I’ve been giving considerable thought recently to something that I hear said a lot nowadays, which runs something like:
The kids are all singing, which is an inherently creative activity…
This made me post a tweet asking the question: ‘is singing inherently creative?’. There were a number of responses to this, and as I write they are still coming in. Interestingly a number mis-interpreted the question, and talked about how singing was a worthwhile activity – which I hadn’t asked! So let me worry away at creativity and singing for a bit longer.
First of all, let me be really clear, I am not asking ‘is singing worthwhile?’. That’s a very, very different question, and not what I am thinking about here.
So, to start with, let us think about creativity entails. In many ways this reminds me of a critique I received when I had been writing about neoliberalism, which was ‘so are you using neoliberalism to mean everything you don’t like?’. Fair point, and I need to be more concise on that issue. But are we doing the opposite with creativity? Are we saying, in effect, ‘creativity=a good thing’, and then doing a sort of equation:
Creativity = a good thing
Singing = a good thing
Therefore singing = creativity
Which could be problematic. Let me use another example:
Creativity = a good thing
Health & Safety = a good thing
Therefore Health & Safety = creativity
I’m less convinced by that!
What I think muddies the waters here is that, as some respondents noted, some aspects of singing are creative. I think, maybe, as a music education community it might be helpful to work out what these are, rather than bundling all singing in the ‘creativity’ bracket, perhaps?
I also hear, not as often as I used to, fortunately, of instances where kids have been reduced to tears by insensitive comments of the ‘not good enough’ lines, by over-zealous musical directors, especially when a big performance event looms. Is those kids’ creativity valued? Are their tears?
Allied to this are two elephants in the room at the same time:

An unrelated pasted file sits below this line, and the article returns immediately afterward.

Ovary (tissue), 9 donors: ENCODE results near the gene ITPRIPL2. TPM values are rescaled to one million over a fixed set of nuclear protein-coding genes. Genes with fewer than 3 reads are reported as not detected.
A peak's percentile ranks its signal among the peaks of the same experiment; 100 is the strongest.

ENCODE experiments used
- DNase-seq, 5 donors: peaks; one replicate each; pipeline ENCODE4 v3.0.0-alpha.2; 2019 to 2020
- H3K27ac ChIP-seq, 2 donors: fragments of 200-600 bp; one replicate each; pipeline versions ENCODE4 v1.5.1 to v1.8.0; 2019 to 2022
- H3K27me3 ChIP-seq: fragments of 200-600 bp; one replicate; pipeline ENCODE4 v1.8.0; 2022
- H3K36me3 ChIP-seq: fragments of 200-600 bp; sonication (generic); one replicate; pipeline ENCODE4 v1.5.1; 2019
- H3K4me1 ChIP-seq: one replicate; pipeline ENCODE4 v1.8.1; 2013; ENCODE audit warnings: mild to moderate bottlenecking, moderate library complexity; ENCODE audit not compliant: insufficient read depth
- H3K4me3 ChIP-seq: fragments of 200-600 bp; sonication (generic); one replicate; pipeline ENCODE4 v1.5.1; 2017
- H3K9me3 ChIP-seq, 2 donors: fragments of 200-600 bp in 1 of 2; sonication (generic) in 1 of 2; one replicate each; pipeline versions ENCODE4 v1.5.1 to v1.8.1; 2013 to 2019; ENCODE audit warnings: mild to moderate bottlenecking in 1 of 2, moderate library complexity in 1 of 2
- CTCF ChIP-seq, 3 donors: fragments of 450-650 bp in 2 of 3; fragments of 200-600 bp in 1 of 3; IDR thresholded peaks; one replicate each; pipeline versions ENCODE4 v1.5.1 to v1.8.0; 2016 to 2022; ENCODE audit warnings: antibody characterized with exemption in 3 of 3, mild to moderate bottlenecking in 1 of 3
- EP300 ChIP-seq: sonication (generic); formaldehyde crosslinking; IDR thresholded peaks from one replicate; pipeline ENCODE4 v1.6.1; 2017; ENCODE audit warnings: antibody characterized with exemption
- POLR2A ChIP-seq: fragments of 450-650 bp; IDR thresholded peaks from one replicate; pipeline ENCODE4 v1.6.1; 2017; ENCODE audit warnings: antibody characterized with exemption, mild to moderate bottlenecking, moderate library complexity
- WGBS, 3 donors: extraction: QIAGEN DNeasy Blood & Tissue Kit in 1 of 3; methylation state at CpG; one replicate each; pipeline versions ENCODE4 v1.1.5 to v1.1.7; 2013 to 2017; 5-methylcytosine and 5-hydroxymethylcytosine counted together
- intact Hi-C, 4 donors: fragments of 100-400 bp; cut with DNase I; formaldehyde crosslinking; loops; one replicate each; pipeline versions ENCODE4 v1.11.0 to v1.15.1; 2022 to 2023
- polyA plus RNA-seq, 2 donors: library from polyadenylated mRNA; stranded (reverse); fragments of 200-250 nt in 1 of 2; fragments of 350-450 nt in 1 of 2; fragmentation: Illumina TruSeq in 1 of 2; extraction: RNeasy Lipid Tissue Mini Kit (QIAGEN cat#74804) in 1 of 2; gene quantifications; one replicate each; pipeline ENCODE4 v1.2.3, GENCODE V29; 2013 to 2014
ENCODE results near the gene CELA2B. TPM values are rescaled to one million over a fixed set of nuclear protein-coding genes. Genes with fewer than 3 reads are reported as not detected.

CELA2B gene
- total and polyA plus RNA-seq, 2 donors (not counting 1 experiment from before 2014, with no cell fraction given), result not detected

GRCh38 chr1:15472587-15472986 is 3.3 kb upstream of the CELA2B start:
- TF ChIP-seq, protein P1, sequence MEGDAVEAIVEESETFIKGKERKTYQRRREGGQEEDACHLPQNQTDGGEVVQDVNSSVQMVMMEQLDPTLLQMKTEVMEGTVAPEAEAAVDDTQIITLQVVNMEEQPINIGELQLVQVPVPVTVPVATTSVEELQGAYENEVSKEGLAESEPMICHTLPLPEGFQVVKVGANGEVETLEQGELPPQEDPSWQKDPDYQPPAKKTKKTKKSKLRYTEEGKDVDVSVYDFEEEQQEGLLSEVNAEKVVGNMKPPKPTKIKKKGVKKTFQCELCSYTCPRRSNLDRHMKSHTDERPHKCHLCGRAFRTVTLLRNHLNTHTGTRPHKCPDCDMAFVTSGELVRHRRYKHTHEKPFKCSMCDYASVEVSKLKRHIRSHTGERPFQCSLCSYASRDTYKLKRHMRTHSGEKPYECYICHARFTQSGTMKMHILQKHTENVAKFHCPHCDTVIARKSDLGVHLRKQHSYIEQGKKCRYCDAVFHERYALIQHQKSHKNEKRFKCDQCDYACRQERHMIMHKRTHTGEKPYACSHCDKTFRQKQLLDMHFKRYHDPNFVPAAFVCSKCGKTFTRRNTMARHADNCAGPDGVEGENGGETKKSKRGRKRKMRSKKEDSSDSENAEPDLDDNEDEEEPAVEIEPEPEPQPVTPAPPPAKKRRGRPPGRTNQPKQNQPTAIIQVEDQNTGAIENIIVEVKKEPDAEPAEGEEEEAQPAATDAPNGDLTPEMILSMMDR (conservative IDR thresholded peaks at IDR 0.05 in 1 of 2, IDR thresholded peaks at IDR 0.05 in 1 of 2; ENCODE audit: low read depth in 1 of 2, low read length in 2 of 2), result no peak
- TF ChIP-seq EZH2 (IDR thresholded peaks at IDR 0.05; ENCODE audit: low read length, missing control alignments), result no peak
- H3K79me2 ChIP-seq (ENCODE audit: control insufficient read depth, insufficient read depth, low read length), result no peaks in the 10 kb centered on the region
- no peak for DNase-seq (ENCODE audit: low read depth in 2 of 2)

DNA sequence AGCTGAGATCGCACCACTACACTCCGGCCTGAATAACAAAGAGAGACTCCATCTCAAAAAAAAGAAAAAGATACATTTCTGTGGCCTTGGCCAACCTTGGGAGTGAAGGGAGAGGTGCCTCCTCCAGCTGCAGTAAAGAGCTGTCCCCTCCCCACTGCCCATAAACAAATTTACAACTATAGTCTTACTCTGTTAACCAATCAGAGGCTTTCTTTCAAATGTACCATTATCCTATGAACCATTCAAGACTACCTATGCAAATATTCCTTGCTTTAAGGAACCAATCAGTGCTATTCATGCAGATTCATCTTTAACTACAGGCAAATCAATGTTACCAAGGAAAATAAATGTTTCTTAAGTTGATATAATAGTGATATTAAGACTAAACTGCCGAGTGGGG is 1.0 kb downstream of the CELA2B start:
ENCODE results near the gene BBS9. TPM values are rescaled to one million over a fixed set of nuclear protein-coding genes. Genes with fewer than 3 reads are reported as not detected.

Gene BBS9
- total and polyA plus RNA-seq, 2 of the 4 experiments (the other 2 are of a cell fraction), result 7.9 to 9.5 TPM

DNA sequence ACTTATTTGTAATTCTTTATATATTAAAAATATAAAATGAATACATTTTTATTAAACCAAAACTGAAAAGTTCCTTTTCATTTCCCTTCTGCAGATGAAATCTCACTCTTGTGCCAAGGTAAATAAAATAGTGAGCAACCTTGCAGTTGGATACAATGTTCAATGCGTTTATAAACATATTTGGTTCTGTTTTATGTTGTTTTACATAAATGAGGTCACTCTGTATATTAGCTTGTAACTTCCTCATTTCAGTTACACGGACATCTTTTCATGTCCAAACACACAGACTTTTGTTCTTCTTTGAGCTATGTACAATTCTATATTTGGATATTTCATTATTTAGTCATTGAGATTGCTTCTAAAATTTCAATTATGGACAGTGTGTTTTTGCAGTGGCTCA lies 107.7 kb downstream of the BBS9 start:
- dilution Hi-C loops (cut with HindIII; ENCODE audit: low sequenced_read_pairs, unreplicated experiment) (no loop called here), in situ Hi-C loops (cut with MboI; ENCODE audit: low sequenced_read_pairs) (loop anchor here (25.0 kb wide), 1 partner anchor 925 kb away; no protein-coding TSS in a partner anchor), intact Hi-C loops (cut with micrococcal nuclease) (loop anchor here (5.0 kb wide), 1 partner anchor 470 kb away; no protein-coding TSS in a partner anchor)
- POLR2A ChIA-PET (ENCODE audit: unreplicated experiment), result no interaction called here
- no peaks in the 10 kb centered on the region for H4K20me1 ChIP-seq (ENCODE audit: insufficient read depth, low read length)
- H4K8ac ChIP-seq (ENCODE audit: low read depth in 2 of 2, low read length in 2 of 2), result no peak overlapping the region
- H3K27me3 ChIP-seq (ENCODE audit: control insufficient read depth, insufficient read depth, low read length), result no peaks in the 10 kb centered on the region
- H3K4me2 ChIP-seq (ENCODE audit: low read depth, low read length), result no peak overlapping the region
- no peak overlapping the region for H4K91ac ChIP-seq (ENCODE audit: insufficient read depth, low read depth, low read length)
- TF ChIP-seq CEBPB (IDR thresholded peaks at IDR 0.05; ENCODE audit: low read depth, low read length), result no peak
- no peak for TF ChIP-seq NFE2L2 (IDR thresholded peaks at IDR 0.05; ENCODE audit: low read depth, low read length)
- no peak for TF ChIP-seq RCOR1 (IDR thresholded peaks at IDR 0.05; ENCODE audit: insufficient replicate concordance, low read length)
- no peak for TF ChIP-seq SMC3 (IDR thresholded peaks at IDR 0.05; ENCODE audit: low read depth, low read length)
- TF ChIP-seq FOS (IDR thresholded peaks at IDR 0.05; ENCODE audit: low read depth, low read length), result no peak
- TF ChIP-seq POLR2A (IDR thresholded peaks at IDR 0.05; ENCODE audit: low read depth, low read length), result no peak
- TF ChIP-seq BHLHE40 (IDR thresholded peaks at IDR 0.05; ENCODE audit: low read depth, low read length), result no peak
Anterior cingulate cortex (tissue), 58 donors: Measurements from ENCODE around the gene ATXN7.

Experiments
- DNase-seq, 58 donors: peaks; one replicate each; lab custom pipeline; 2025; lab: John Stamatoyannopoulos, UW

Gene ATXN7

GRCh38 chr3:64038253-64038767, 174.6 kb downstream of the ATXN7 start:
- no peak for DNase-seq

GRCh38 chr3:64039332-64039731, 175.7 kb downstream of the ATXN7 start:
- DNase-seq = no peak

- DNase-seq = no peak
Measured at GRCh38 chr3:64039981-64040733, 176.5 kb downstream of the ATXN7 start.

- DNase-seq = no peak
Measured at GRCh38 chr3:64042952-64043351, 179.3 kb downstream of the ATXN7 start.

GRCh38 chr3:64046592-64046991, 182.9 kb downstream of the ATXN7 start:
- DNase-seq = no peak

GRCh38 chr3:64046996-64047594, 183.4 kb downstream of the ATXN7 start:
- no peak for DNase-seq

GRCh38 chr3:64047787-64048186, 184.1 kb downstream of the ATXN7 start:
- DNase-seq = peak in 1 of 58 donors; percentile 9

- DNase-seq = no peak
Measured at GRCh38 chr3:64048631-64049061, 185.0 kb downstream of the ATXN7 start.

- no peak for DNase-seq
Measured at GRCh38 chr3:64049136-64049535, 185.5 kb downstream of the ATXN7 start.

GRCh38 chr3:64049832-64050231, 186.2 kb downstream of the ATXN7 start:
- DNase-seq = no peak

Elephant 1: Genre
Elephant 2: (A relative of Elephant 1) Hegemony and Cultural Capital
In some of the twitter singing responses some commentators asked if musical style matters? In other words, are kids singing folk songs/opera/art music/etc automatically more ok than singer-songwriters, urban artists, rappers? Sometimes people say “I’ll ask the local opera company what they think”, has anyone asked the local grime artists? Are Youth Music funded projects seen in a different league to ‘high art’? Or, to be blunt, are some sorts of singing valued more than others? How do we feel if we rephrase that, some sorts of kids are valued more than others? Now I’m very uncomfortable! The 2 elephants are well and truly mixed up here. Does contemporary hegemony value choirs more than rappers? Does it value the kids in choirs more than the kids who rap?
Which brings me back to the question, is singing inherently creative? Well, I haven’t even tried to define creativity yet, so maybe I’ll just end with a definition of creativity from the NACCCE report:
Imaginative activity fashioned so as to produce outcomes that are both original and of value.
I think I think I need to think a bit more, but I also think that we in music education, or as twitter would have it, #musiceducation, also need to do some thinking, as if we are challenged thoughtfully, and with examples on this, we could come a cropper. And for want of a nail, and all that…